On 23 September, 2012, Logan was taken to hospital after swallowing paracetamol while at home alone with Monaghan. That morning, Miss Gray told him the relationship was over.

On 8 December, Ruby was born, however on 29 December she collapsed while alone in the living room at home with Monaghan. Two days later she was discharged from hospital. A viral infection of bronchiolitis is diagnosed. On 1 January, 2013 however she collapsed again while alone with Monaghan and was pronounced dead at 2.45am in hospital.

Months later on 16 August Miss Gray told Monaghan the relationship was over after finding out about his £2,000 credit card debt from gambling. The next day Logan was discovered dead in his buggy after returning home from being alone with his father in a cubicle at a local swimming pool.

In January 2018 further information comes in and Lancashire Police review the deaths of both children and launch a double murder investigation, Operation Mayford. Monaghan is arrested and bailed for further inquiries.

Evie Adams.

What happened to Evie Adams?

As the complex police investigation continued, Monaghan began a “toxic” relationship with Evie Adams, 23, who had suffered “chronic abuse” before becoming a foster child aged 12.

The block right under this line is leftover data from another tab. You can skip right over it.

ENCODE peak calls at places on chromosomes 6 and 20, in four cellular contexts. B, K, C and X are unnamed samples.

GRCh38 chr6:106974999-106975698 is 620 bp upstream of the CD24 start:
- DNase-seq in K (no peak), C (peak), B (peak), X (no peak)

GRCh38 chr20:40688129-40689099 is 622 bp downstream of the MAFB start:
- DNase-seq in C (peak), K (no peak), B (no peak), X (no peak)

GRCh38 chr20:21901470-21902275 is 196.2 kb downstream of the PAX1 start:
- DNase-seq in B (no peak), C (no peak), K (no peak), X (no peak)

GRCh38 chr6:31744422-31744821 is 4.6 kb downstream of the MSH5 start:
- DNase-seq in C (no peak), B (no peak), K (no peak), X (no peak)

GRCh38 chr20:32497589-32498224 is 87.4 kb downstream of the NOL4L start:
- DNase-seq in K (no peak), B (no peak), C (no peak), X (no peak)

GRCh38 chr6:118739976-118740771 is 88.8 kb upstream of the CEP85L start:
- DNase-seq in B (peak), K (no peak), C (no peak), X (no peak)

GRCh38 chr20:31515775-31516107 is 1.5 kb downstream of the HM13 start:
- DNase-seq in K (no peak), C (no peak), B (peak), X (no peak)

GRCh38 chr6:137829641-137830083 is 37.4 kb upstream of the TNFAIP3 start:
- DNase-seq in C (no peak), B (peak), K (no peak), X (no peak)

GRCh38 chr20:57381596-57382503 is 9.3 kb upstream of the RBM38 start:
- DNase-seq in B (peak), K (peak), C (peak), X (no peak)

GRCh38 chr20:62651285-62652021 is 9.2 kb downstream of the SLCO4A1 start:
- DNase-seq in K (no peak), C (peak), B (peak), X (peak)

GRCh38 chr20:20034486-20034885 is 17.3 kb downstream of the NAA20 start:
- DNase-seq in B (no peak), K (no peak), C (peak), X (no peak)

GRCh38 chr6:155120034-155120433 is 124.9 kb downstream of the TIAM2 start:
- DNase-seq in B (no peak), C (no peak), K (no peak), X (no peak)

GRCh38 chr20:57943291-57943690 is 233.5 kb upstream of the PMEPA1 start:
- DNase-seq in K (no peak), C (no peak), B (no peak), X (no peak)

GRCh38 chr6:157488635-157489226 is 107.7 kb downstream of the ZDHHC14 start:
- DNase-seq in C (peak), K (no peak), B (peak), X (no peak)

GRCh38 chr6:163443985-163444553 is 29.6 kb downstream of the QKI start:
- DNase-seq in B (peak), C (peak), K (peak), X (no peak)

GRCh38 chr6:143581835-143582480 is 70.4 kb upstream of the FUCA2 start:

Police warned her not to be with him and a court order was made banning contact.

But the relationship continued and, while on bail for the murder of his children, Monaghan killed Miss Adams after she threatened to dump him.

Monaghan told her: “I won’t keep putting up with you saying we are over.”

The defendant illegally bought strong prescription drugs on the black market via WhatsApp and other contacts.

Miss Adams was found to have tramadol, diazepam, amitriptyline, zopiclone and pregabalin medication in her body after her collapse and death on 24 October, 2019.

She died from tramadol and diazepam toxicity.

He then faked a suicide note from Miss Adams, discovered apparently by chance falling out of a picture frame as he removed the couple’s favourite photo of themselves to place in her coffin.

What has been said about the case?

Following the conviction of Jordan Monaghan, Martin Hill, deputy head of the Crown Prosecution Service (CPS) North West’s Complex Case Unit, said: “Jordan Monaghan’s cruelty is beyond belief and the ruthlessness of these murders is harrowing.

“It is difficult to comprehend the depravity that went into planning and committing these murders.

“Three innocent people needlessly lost their lives due to Monaghan’s utter selfishness.

“Together, the CPS and Lancashire police were able to build a strong case against him by ensuring all possible medical explanations for the deaths of the children could be discounted.

“I cannot begin to imagine the pain and suffering that Monaghan’s actions have caused to the families of the victims. They have conducted themselves with the upmost dignity and been incredibly brave and patient throughout.

“Nothing can make up for the loss of their loved ones, but we can only hope, following today’s conviction, they feel justice has been done. Our thoughts remain with the families.”